Nearop with an iron rod and
weighed the body down in a water
filled oil bed, northeast of here,
J. L. Martin of Watonga was held
In Jail today to await filing of
Martin told officers who arrest-
ed him near Perkins after trailing j
his wagon from the spot when- I he
body was found, that he beat von '
Nearop to death because "he cu>.a- I
ed our country and people because I
he couldn't get work "
Oklahoma City, July 28 (A*)—Be-
cause his sweetheart insisted on
wearing beach pajamas to a neigh-
borhood movie, she told police,
Arthur Thurlo, 23, of Britton, shot
himself to death last night.
Mary Ellen Stubblefield, 20, told
police "We quarrelled when I told
him I was going to wear beach
pajamas to a show. As we parted,
I heard a shot.”
New York. July 28 lAh—’The stock I
market took another forward spur! j
today and closed substantially'
higher, although final prices wer^
somewhat under the day's best. A
number of promising Issues were
up from 1 to 4 points, and >tr
turn over held to some 2,700,003
shares, making it one of the most
active sessions since last December
An up swing lrt the dollar In
the foreign exchange market on
gains by commodities and expects-!
ttons that returns In the Federal
Reserve might be announced after
the close, brought further buying
In the face of large volumes of
profit making The list rose im-
pressively in the middle of the day
r.nd sagged a little in the last
Extreme gains of about three to
five f>olnts in such issues as Amer-
ican Telephone, Union Pacific, San-
ta Ft, Dupont, and American Can
were shaded by about a point at
ihe close. U. 8. 8teel lost most of
a gain of a point. In the o'ls,
Standard of New Jersey and Co 1-
fcrnla closed a fraction higher.
New York. July 28 (U.R>—A spurt
of 1 to 10 points In industrial
corporation bonds, new highs In
U 8 government securities and a
broad advance In all sections of
the list marked another bull ses-
sion on the bond market today.
Heavy bank demand again was
in evidence for the treasury notes
but they eased off from the highs
after fourth liberty 4and treas-
ury 4*48, 4s. 3^8, S 3-Bs of 1947.
3 3-8s of March, 1943, 3 S-Br of
June, 1943, 3)4* and 3s scored new
1932 peak prices
Many Industrial laaues made new
highs for the year as gains of 1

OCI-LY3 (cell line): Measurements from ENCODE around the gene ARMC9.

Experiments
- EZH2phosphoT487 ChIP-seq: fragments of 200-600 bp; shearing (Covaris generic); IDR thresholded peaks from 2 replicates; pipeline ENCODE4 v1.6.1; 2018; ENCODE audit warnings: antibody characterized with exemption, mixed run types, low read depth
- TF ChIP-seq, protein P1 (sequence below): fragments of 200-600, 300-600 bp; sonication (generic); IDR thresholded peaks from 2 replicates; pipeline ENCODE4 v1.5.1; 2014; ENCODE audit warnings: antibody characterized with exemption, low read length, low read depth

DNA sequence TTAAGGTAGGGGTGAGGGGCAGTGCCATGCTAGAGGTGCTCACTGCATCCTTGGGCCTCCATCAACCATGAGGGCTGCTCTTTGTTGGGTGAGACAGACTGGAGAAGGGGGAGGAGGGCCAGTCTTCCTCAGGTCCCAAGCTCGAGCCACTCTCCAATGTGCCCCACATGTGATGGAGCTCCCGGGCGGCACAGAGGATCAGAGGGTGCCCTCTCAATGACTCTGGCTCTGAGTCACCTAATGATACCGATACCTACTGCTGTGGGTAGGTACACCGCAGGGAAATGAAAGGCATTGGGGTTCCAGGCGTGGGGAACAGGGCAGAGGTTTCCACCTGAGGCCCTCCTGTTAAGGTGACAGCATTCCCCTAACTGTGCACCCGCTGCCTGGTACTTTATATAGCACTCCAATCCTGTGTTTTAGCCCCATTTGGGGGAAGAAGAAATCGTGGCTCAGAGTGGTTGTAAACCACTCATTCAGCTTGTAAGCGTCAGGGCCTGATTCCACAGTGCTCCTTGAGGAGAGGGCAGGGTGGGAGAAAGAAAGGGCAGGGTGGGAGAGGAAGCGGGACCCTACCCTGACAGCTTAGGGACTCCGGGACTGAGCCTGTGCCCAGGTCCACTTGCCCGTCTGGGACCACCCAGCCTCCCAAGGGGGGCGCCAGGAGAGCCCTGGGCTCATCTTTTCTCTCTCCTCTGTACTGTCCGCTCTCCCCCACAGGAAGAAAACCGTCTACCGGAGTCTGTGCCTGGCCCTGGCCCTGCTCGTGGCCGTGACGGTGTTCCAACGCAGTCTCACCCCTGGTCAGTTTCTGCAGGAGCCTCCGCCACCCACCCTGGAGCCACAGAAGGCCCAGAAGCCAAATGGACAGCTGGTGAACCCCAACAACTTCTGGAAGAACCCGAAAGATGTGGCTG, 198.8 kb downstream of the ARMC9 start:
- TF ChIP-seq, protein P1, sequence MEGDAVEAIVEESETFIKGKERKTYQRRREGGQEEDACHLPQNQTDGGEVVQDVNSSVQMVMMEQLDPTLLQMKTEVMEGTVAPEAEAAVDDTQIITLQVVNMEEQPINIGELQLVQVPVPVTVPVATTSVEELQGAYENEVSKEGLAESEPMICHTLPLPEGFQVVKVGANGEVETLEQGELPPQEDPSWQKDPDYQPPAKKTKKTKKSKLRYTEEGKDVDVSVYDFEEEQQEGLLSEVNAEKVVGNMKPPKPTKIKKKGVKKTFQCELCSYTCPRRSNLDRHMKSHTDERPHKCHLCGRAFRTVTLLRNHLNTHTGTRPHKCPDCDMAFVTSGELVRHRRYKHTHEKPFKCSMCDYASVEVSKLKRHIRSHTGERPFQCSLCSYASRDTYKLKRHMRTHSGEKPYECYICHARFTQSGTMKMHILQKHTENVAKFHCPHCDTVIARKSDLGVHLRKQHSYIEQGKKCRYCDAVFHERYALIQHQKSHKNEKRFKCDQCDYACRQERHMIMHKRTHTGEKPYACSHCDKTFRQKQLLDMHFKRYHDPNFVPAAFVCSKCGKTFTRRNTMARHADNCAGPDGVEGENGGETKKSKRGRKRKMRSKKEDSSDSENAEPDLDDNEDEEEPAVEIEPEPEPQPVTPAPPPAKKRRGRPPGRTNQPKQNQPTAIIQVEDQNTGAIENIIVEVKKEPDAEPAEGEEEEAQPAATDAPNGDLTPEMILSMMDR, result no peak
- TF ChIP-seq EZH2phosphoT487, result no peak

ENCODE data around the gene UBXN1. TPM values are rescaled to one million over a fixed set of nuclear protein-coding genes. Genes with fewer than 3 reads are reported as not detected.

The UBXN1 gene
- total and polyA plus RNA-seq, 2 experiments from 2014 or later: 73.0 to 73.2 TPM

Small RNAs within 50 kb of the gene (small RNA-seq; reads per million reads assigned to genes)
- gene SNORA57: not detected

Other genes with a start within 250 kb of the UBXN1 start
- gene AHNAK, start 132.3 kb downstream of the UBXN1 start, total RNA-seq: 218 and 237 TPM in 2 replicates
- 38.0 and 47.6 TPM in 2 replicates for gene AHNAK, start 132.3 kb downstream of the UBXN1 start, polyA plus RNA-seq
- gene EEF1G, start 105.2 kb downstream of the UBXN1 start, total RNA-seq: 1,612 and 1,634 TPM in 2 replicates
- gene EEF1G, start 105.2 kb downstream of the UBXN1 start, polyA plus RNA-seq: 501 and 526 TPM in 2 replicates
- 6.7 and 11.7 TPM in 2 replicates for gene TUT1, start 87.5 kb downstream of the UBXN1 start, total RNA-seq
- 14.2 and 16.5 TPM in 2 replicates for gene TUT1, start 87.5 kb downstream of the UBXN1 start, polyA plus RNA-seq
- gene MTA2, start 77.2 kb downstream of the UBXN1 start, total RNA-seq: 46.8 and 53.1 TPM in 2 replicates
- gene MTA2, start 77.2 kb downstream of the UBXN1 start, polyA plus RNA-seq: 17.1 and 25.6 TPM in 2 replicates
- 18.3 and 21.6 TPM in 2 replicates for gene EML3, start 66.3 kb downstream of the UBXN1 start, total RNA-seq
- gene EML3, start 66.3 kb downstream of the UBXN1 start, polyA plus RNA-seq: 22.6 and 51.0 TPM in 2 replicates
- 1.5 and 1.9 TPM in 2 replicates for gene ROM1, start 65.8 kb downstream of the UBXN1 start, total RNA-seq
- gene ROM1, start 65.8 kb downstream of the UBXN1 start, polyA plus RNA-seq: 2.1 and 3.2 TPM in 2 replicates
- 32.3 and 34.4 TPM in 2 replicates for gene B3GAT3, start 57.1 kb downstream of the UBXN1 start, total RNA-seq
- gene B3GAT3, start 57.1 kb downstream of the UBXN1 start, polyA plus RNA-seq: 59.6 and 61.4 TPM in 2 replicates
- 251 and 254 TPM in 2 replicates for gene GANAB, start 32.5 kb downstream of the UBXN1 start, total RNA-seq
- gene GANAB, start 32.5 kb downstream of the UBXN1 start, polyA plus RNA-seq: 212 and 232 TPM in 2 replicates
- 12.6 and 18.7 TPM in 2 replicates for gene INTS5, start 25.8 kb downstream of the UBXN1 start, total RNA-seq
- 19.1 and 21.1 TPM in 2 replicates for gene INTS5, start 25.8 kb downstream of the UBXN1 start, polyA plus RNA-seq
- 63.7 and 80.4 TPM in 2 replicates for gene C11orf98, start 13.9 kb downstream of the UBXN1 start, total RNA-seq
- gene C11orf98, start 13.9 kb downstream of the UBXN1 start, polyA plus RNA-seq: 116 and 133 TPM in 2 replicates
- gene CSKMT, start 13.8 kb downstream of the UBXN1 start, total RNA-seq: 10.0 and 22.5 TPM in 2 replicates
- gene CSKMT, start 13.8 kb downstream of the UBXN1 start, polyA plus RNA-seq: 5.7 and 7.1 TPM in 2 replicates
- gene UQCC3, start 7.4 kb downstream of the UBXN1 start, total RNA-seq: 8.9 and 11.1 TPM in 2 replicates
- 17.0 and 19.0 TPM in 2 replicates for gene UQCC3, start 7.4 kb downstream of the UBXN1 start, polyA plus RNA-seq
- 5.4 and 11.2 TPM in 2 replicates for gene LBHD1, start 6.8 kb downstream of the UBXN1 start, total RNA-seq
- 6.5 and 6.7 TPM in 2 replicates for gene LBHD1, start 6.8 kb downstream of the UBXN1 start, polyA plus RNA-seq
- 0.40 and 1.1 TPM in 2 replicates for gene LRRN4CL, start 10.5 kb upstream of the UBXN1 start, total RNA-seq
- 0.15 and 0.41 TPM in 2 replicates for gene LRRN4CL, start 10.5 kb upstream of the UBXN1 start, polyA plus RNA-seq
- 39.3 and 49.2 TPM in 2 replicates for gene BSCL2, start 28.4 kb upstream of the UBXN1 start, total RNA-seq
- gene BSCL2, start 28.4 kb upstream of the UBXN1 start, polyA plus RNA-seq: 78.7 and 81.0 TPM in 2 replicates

to 10 points were made by such
Issues as Mead Corp 6s, Pan-
American 8, Purity Bakeries 5s,
Schulco 8'*s, Union Oil of Cali-
fornia 5s, United Biaeult 6s. Beth-
lehem Steel 5s, Central Steel Rs,
Goodrich 6s, Oondyear Ss and
Mrs. James T Riley, 1208 South I
Barker avenue, who recently under j
went a major operation at SI
Anthony's hospital In Oklahoma
City, is greatly Improved.
School Is Being
Started In City
Man Charged With Op-
erating Stolen Car
Mrs Miriam 'Mai Ferguson, for-
mer governor ol Texas, will en-
gage in a run-off election with
Gov. Ross Sterling to determine
who will be the state's chief ex-
ecutive for the next two years.
Both arc Democrats. Upper left
is a recent picture of "Ma"; at
right, canning food at home; be-
low, Mrs. Ferguson, as governor
in 1925, signing the bill which
| granted annesty to her husband,
James Ferguson 'standing center;
1 who preceded his wife as governor
and was impeached. Mrs. Fcr-
1 guson lost in 1928 and 1930.
Property loss in El Reno due to
fires during the first six months ol
1932 was probably about the low-
est record in recent years, Fire
Chief C. G. McCain said in re-
leasing a semi-annual report
Loss through fires in the city
totaled only $640 from January
through June, or a per capita loss
of only 6.8 cents for the popula-
tion of 9,384.
Three sources of fires proved the
most costly during the six months
period; damages to three autos cost
t $175; an overheated stove was re-
j sponsible for >200 in damage; and
111 grass and trash fires resulted
in >135 damage, the report show-
List Of Calls
A complete record of the num-
ber of fires, their causes and ex-
tent of damage follows: 1 elec-
tricity short circuit, >25 damage,
1 wash basket, no damage; three
| autos, >175; two match fires, $20;
two false alarms; 11 grass and
trash fires, $135; one overheated
stove, $200; one defective flue, $10;
two roof fires, $20; oil stove ex-
I plosion. $10; one cigar lighter, $5;
one tent, $10; one cigaret, $20; and
one lightening, $5.
The fire department was called
out to answer 31 calls in all dur-
ing the six-month period, an un-
[ usually small number of calls.
Not a single alarm was turned
in from June 22 to July 22, a near
' record. The longest period of idle-
ness on record here is 48 days.
Did You Hear
DOB STURDAVANT, a leader
in the Jay Cee Scout troop,
is “king of the mountain," as
far as boxing is concerned. The
"frail" 208 pound youth took on
all comers last night during a
program at the Scout camp near
Frank Taylor thinks these
vacations arc fine, but Frank
also affirms that "there is no
place like home."
Herb Keller reports that there
were more tourists seeking in-
formation at the chamber of
commerce office yesterday than
on any one day in the past few
Local Market Pays 33! Rains Over State of Short
Wheat advanced another cent to-
day on the local market with the
farmers receiving 33 cents, the high-
est price on the new crop paid
The price today represented a
five cent gain over what was paid
here a week ago.
State highway officers Thursday